Knowing the date when any bottler ceased operations is also valuable (regardless of length of time in business). When using returnable bottles, a sound business does not discard outmoded styles until they have become unuseable. This continued use of outdated styles (part of the deposition lag) creases problems with the end date of most bottle styles. The exception to this practice is when a bottling company terminates its business. At this point, the end date (except for curation by users) becomes absolute. In the example given above, bottles used by Purity Bottling & Manufacturing Co. and the final bottle style used by Houck & Dieter may be
assigned a correct end date of 1912. Similarly, when Henry Pfaff sold his liquor business to Southwest Liquor Co. in 1907, the new company discontinued soft drink manufacture. The final date for Pfaff bottles is definite at 1907.
Most glass artifact analysts who deal with 20th century bottles are aware of the dating chart for “hobble-skirt” Coca- Cola bottles presented by Munsey (1970:62-63) using information provided by the Coca-Cola Company, and a few are aware of Kendall’s scheme (1979:7) which notes that most franchises did not adopt the bottles immediately after any of the parent company’s suggested changes and includes overlaps into the next style change period. His date-range for the 1915 design, for example, is 1917-1930 where Munsey claims1916- 1924. Each of the major design changes included a design variation on the city and state information located on the bottle’s base. Although these variations fluctuate from area to area, they are generally consistent within a franchise.
Pollard (1993:46-47) noted that each Coca-Cola style change also produced a different base embossing or set of embossings that can be used as a dating method. Because many of the glass artifacts excavated by archaeologists are fragmentary, methods of dating bases may be helpful. El Paso hobble-skirt Coke bottle bases also follow a distinct pattern change with each of the parent company’s design changes. Thus, empirical evidence (through maintaining a type collection) provides a way to date base fragments that could otherwise only be dated as being made after 1916! To date, my empirical research suggests that design changes on bases correlate not only with design changes but also with the manufacturer of the bottle. Figure 8 provides type variations in the first four styles of hobble-skirt Coca-Cola bottles in the El Paso area.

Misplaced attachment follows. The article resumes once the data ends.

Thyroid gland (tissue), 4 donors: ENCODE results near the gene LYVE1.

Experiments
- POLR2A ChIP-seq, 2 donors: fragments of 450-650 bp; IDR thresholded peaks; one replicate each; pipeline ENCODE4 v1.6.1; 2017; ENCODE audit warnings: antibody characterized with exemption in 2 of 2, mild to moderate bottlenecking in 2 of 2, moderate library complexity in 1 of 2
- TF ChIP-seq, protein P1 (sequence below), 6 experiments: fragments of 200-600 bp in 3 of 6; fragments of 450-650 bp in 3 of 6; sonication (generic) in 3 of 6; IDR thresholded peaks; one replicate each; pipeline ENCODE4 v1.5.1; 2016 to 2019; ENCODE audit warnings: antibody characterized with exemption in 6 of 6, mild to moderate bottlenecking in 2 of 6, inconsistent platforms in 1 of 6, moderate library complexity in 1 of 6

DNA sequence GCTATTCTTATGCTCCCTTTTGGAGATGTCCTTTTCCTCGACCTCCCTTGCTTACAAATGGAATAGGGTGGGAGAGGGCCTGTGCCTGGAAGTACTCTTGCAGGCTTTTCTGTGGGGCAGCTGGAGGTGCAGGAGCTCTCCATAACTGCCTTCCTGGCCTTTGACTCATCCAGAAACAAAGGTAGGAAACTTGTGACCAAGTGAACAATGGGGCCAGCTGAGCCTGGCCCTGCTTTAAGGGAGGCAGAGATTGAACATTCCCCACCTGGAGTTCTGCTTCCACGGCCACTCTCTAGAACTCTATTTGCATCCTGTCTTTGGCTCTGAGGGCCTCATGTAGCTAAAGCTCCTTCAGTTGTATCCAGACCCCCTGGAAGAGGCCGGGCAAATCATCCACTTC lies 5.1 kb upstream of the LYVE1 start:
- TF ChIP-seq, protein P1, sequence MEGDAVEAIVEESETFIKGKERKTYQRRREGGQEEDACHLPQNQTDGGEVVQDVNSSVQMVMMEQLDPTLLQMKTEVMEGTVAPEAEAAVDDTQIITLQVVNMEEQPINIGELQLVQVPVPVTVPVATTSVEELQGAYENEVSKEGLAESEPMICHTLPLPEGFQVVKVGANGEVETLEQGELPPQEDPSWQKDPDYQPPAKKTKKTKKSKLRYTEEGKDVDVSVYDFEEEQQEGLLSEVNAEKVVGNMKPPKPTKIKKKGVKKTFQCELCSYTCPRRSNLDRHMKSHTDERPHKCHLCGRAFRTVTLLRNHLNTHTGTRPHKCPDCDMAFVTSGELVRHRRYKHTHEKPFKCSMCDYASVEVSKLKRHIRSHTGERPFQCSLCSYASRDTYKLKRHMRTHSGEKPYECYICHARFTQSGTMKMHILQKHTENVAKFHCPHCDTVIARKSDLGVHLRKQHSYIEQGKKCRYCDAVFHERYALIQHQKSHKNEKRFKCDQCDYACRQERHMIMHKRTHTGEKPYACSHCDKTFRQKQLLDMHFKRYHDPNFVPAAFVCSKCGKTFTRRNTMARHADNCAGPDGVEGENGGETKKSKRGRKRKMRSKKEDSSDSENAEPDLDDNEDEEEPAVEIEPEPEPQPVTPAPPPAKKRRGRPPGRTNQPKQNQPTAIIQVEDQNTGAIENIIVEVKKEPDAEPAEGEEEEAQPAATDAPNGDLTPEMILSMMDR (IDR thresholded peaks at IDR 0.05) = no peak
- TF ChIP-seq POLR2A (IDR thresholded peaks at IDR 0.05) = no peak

TRC Mariah, Inc. conducted a series of excavations on Fort Bliss that included a trash dump thought to be from around the time of Pershing’s expedition against Pancho Villa (based from Fort Bliss). Dating of the dump to support that conclusion became quite important. Several glass fragments contained embossing but were not readily identifiable by normal methods. By use of my type collection and familiarity with other El Paso collections, I was able to identify and date several artifacts that would have otherwise been non- diagnostic.
An example consisted of two colorless fragments that fit together and were embossed TLIN and EL P separated by an embossed line. Similarly, two fragments, aqua (common green) in color, also fit together and were embossed TTLIN between two embossed lines. Both dyads fit only one type of bottle commonly used in El Paso. The bottles were used by Empire Bottling Works from 1912 to 1924 and were manufactured with both the two-piece, blown-in-mold technique and by machine. A similar bottle style was used by Houck & Dieter, an older bottler that merged with Purity Bottling & Manufacturing Co. to form Empire. The older style, however, did not include the word BOTTLING, portions of which survives on the fragments described above.
Two other fragments from the same excavation were embossed AW and EXAS. along the edge of a plate mold with CO. coming in horizontally. Both fragments come from a machine-made, plate mold bottle used by Woodlawn Bottling Co. from ca. 1915 to ca. 1920. These bottles are known in light blue and aqua (common green) colors.